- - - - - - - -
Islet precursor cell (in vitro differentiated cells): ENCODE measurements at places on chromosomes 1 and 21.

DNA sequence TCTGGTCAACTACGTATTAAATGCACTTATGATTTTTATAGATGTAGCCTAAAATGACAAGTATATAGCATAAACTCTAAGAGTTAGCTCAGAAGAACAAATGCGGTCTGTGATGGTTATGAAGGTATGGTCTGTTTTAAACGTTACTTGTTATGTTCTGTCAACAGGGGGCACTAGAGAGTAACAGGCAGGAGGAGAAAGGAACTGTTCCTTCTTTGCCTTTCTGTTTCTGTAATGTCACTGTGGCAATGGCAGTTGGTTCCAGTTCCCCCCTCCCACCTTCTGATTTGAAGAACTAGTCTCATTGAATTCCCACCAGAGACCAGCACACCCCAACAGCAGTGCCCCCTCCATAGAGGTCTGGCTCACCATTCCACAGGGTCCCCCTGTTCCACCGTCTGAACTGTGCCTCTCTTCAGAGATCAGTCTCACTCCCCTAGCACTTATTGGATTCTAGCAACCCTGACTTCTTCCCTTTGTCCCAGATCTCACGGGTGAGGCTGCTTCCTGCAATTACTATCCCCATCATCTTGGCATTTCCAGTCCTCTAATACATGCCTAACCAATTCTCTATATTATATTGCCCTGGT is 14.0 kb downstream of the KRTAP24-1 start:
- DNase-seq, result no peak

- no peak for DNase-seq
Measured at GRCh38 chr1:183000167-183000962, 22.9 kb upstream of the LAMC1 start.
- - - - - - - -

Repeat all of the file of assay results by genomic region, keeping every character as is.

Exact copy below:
Islet precursor cell (in vitro differentiated cells): ENCODE measurements at places on chromosomes 1 and 21.

DNA sequence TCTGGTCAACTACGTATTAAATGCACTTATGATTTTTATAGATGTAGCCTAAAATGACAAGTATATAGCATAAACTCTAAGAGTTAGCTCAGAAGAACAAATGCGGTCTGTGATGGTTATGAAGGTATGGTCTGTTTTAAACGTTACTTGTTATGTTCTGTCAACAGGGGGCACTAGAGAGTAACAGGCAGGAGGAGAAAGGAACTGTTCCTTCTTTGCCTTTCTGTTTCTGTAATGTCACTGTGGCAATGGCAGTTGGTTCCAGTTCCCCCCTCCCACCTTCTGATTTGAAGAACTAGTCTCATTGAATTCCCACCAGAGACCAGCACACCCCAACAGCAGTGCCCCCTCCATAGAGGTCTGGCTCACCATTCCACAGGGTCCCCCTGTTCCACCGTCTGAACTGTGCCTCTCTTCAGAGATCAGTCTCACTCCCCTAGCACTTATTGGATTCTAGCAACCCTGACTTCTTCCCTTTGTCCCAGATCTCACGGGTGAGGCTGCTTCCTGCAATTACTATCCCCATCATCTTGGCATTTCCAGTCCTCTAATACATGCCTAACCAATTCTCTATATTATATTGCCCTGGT is 14.0 kb downstream of the KRTAP24-1 start:
- DNase-seq, result no peak

- no peak for DNase-seq
Measured at GRCh38 chr1:183000167-183000962, 22.9 kb upstream of the LAMC1 start.